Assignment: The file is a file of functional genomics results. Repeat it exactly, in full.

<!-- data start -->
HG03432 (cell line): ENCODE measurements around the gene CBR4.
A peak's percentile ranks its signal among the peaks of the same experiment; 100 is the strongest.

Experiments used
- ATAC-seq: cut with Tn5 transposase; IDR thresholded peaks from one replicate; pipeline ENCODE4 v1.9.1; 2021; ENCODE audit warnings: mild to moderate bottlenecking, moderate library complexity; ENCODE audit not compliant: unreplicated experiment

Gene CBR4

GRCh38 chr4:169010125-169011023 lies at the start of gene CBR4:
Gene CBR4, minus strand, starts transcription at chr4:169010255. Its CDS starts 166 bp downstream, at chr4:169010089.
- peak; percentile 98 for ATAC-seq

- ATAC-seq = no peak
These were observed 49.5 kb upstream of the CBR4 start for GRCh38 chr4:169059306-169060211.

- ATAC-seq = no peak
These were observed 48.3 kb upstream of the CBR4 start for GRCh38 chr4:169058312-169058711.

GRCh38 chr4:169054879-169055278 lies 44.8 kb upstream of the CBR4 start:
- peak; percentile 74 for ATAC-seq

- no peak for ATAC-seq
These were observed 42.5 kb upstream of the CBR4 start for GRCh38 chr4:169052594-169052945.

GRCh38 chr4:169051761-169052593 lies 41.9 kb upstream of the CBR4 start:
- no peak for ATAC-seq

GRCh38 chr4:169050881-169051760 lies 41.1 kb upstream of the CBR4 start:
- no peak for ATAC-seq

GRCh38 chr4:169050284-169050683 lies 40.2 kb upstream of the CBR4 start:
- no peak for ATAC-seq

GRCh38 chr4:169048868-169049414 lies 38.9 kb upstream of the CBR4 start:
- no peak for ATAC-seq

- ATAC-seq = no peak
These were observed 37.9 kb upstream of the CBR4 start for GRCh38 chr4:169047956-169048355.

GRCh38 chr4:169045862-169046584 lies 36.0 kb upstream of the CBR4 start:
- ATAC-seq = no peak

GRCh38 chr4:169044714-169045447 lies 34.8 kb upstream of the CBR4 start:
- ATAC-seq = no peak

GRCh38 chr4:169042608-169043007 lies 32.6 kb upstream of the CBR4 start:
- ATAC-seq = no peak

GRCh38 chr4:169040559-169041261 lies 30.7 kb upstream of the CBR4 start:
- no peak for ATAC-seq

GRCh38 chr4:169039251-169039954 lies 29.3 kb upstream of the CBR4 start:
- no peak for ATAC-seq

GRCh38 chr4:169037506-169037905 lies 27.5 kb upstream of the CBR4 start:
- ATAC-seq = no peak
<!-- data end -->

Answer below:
HG03432 (cell line): ENCODE measurements around the gene CBR4.
A peak's percentile ranks its signal among the peaks of the same experiment; 100 is the strongest.

Experiments used
- ATAC-seq: cut with Tn5 transposase; IDR thresholded peaks from one replicate; pipeline ENCODE4 v1.9.1; 2021; ENCODE audit warnings: mild to moderate bottlenecking, moderate library complexity; ENCODE audit not compliant: unreplicated experiment

Gene CBR4

GRCh38 chr4:169010125-169011023 lies at the start of gene CBR4:
Gene CBR4, minus strand, starts transcription at chr4:169010255. Its CDS starts 166 bp downstream, at chr4:169010089.
- peak; percentile 98 for ATAC-seq

- ATAC-seq = no peak
These were observed 49.5 kb upstream of the CBR4 start for GRCh38 chr4:169059306-169060211.

- ATAC-seq = no peak
These were observed 48.3 kb upstream of the CBR4 start for GRCh38 chr4:169058312-169058711.

GRCh38 chr4:169054879-169055278 lies 44.8 kb upstream of the CBR4 start:
- peak; percentile 74 for ATAC-seq

- no peak for ATAC-seq
These were observed 42.5 kb upstream of the CBR4 start for GRCh38 chr4:169052594-169052945.

GRCh38 chr4:169051761-169052593 lies 41.9 kb upstream of the CBR4 start:
- no peak for ATAC-seq

GRCh38 chr4:169050881-169051760 lies 41.1 kb upstream of the CBR4 start:
- no peak for ATAC-seq

GRCh38 chr4:169050284-169050683 lies 40.2 kb upstream of the CBR4 start:
- no peak for ATAC-seq

GRCh38 chr4:169048868-169049414 lies 38.9 kb upstream of the CBR4 start:
- no peak for ATAC-seq

- ATAC-seq = no peak
These were observed 37.9 kb upstream of the CBR4 start for GRCh38 chr4:169047956-169048355.

GRCh38 chr4:169045862-169046584 lies 36.0 kb upstream of the CBR4 start:
- ATAC-seq = no peak

GRCh38 chr4:169044714-169045447 lies 34.8 kb upstream of the CBR4 start:
- ATAC-seq = no peak

GRCh38 chr4:169042608-169043007 lies 32.6 kb upstream of the CBR4 start:
- ATAC-seq = no peak

GRCh38 chr4:169040559-169041261 lies 30.7 kb upstream of the CBR4 start:
- no peak for ATAC-seq

GRCh38 chr4:169039251-169039954 lies 29.3 kb upstream of the CBR4 start:
- no peak for ATAC-seq

GRCh38 chr4:169037506-169037905 lies 27.5 kb upstream of the CBR4 start:
- ATAC-seq = no peak